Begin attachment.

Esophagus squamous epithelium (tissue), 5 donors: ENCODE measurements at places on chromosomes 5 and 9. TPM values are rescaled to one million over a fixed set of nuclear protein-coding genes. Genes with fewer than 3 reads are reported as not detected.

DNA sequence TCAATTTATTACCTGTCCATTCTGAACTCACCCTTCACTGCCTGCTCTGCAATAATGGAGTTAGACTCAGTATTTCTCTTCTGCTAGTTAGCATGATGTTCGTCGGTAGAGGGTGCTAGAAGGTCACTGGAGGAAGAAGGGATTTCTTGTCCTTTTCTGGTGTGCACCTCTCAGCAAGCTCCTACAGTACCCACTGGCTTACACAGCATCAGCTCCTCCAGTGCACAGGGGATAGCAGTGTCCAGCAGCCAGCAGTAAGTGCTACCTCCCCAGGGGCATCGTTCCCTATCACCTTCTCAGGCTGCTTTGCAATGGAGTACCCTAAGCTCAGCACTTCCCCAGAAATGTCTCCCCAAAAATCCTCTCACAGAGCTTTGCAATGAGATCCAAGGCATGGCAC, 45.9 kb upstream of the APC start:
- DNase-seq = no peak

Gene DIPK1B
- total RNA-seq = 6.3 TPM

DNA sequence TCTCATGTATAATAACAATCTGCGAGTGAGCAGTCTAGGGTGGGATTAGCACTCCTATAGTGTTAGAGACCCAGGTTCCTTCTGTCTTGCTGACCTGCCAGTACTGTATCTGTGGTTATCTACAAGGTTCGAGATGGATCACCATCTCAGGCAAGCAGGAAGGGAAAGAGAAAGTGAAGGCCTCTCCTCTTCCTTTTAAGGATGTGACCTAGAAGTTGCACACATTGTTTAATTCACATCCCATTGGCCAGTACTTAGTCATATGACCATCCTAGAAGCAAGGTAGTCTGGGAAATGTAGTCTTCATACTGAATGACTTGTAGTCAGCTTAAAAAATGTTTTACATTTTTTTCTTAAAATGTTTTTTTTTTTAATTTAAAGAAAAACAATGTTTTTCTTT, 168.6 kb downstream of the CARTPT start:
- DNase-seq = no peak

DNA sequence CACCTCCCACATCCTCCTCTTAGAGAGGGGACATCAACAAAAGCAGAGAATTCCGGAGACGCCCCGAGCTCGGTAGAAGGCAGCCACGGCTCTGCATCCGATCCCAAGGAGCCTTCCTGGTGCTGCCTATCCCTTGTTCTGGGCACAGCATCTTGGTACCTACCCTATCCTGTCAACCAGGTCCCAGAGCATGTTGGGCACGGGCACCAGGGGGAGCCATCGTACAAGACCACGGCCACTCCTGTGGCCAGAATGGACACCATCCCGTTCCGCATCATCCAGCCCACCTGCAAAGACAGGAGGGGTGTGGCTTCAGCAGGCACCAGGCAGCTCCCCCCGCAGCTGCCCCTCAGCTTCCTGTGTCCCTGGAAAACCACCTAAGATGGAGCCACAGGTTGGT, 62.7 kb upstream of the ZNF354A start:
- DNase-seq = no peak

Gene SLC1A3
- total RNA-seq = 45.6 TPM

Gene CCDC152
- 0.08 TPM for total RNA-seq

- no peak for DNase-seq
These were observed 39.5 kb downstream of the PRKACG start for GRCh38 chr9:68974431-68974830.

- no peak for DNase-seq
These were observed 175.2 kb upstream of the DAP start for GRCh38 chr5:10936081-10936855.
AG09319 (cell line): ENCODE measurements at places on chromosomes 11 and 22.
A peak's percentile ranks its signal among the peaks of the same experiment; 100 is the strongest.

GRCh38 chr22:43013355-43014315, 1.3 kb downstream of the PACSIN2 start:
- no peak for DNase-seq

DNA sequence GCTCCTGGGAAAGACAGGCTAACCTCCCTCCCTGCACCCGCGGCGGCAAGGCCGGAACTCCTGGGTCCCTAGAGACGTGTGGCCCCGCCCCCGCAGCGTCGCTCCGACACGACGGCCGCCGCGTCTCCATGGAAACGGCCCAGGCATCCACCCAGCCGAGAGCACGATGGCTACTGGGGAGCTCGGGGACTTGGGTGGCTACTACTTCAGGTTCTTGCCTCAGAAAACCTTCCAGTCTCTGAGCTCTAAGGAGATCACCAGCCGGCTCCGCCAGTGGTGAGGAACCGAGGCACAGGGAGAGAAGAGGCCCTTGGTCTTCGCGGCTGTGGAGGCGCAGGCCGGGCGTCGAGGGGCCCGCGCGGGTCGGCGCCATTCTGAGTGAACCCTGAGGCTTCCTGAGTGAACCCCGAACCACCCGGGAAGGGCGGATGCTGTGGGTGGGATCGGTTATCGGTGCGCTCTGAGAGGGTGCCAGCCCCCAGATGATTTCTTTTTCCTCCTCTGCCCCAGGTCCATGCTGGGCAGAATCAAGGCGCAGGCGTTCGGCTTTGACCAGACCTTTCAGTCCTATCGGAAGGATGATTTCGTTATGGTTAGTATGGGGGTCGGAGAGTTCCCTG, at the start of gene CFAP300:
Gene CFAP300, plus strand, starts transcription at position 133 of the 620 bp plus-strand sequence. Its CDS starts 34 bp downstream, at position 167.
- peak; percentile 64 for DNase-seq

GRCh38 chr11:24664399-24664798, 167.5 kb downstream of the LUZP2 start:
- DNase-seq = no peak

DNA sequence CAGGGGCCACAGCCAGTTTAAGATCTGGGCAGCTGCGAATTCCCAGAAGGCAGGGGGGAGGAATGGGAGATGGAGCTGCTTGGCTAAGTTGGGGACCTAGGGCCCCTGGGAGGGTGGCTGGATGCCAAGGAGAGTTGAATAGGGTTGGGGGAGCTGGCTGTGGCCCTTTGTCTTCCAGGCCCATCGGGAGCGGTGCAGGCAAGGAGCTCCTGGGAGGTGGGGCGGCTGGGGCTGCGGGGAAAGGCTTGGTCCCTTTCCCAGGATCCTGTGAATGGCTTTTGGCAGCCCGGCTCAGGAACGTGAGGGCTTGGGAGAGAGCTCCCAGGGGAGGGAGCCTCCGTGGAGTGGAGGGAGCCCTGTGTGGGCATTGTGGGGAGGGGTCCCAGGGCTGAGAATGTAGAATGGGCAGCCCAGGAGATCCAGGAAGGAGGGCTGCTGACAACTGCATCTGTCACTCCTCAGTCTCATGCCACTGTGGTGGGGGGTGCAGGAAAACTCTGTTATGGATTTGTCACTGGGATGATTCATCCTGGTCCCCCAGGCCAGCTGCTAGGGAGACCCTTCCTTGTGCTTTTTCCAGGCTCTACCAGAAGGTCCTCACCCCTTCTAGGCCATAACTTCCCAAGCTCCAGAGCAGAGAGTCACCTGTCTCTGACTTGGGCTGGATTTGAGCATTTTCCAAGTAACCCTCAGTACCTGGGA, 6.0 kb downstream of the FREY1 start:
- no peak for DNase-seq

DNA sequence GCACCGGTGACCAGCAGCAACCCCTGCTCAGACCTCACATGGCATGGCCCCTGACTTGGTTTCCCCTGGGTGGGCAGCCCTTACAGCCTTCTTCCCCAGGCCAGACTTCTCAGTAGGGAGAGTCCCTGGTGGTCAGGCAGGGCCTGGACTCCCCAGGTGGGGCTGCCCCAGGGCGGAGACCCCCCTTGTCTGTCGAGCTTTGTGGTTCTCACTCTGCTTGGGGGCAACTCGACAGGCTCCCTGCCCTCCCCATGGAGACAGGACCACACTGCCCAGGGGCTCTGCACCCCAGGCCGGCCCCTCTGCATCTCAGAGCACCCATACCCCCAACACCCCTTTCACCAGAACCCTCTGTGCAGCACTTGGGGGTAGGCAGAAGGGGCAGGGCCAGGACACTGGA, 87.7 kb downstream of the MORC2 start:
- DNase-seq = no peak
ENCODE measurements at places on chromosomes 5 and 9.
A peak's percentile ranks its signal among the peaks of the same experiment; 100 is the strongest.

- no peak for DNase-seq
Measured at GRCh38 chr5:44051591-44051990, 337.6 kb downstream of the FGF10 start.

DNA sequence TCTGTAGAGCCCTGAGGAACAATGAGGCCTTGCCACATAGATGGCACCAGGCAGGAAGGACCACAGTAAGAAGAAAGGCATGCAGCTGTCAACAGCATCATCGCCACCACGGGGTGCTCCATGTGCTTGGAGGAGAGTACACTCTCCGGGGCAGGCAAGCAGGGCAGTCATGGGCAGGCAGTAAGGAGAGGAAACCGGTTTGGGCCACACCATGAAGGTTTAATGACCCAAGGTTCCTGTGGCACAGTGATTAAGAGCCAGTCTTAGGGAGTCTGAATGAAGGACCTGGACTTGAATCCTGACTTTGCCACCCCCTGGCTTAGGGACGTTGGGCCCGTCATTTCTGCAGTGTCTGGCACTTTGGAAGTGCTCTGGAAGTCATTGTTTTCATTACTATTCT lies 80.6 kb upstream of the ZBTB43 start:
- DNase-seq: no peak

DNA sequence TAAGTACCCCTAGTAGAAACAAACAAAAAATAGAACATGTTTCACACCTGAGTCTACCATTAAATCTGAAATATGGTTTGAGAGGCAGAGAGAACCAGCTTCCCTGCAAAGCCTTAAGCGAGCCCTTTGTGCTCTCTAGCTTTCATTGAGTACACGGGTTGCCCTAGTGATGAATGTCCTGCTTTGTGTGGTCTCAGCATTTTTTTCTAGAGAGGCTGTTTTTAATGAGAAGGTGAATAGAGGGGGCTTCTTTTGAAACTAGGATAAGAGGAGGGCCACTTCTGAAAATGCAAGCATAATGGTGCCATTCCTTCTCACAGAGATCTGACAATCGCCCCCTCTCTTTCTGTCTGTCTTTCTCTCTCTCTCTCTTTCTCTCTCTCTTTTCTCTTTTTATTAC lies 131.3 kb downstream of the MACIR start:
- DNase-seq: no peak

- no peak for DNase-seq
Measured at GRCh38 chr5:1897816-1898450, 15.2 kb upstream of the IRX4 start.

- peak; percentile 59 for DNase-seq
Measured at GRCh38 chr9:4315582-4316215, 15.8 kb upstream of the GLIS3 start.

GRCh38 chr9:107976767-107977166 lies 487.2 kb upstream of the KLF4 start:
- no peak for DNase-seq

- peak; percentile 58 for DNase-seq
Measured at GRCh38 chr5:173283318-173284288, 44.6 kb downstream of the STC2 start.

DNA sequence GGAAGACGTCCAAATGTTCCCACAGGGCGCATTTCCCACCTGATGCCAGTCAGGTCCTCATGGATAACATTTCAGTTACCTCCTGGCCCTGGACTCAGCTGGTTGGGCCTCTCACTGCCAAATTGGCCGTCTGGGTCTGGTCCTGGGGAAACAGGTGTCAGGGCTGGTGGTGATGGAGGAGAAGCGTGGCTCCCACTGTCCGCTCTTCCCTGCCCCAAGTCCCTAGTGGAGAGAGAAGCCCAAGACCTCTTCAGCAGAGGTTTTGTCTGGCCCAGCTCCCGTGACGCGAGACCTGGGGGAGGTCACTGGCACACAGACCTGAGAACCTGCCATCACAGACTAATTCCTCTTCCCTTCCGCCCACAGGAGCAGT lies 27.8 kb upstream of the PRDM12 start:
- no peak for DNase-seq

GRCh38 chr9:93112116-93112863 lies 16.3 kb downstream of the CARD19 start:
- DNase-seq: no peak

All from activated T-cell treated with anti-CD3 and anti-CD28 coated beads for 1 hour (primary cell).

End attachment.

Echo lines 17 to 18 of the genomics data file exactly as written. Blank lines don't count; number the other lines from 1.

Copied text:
These were observed 175.2 kb upstream of the DAP start for GRCh38 chr5:10936081-10936855.
AG09319 (cell line): ENCODE measurements at places on chromosomes 11 and 22.